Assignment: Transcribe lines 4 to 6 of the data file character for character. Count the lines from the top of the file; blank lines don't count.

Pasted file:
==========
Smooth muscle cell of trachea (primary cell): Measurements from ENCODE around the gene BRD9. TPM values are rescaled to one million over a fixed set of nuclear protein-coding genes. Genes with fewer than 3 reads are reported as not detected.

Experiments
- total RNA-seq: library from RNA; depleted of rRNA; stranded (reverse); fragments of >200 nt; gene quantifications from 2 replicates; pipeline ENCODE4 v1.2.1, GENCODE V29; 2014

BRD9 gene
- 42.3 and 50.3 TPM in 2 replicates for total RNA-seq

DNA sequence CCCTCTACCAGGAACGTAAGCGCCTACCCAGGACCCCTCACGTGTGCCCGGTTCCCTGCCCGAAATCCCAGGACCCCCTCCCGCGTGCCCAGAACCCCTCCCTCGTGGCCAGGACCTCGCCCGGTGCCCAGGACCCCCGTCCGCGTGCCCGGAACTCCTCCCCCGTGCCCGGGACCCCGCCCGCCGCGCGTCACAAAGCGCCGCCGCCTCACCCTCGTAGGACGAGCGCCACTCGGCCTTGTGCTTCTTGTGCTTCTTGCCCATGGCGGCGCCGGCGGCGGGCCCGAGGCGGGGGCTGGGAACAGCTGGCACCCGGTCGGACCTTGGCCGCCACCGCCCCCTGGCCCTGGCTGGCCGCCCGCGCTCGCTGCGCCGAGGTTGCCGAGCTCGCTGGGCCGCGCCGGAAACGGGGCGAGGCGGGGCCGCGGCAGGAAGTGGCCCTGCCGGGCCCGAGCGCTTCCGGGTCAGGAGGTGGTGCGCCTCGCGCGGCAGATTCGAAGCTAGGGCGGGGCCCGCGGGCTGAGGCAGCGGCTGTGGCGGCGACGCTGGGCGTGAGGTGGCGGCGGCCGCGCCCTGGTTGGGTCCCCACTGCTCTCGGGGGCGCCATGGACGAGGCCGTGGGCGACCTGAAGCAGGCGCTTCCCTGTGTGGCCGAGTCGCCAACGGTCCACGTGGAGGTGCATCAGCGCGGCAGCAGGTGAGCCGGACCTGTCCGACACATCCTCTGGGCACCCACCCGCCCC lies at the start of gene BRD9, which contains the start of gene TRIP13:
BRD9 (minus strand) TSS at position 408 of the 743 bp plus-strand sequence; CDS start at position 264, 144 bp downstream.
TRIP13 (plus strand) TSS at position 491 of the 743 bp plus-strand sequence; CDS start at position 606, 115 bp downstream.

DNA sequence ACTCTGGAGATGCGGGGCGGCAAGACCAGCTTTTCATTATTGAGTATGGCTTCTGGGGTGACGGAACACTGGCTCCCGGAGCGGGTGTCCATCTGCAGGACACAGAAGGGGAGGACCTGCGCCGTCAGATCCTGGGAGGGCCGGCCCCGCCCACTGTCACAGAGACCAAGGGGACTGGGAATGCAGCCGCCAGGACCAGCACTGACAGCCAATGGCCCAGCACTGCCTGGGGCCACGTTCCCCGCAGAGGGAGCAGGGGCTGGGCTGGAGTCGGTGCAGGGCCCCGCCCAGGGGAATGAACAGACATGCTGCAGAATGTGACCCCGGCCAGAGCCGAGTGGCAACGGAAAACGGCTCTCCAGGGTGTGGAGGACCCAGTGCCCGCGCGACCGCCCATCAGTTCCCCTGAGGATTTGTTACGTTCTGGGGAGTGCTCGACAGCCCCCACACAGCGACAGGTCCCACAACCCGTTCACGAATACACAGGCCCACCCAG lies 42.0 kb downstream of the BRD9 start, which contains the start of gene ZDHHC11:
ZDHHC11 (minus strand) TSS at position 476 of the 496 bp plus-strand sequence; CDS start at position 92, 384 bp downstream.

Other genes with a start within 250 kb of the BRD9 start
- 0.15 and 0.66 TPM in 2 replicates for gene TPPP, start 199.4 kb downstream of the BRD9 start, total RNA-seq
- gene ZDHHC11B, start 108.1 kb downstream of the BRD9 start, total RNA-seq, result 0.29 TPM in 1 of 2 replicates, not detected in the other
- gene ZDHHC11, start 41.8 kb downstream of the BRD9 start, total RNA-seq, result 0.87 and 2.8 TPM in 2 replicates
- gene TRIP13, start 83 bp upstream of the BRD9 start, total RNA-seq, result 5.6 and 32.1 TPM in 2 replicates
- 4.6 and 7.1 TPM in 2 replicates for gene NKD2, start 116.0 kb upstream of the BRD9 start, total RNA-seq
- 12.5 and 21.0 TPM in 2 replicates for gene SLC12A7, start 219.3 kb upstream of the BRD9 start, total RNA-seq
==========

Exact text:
BRD9 gene
- 42.3 and 50.3 TPM in 2 replicates for total RNA-seq

DNA sequence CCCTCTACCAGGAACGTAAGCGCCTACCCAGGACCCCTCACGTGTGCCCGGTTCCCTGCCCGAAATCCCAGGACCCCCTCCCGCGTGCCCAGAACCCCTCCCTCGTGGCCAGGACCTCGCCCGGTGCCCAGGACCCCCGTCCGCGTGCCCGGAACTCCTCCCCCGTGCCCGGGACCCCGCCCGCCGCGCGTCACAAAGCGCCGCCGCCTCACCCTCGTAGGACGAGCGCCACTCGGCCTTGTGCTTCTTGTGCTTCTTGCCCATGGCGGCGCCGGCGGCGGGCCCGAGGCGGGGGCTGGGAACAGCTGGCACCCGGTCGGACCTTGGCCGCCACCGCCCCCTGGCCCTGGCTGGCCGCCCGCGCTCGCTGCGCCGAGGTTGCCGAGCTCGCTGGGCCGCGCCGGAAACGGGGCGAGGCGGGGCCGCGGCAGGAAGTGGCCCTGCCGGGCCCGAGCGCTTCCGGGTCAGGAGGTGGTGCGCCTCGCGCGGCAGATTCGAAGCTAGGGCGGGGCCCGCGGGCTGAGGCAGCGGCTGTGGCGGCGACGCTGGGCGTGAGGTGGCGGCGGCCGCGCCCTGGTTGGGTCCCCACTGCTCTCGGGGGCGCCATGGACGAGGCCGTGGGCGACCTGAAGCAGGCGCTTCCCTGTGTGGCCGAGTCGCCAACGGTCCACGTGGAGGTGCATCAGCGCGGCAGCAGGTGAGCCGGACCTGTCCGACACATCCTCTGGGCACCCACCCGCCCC lies at the start of gene BRD9, which contains the start of gene TRIP13: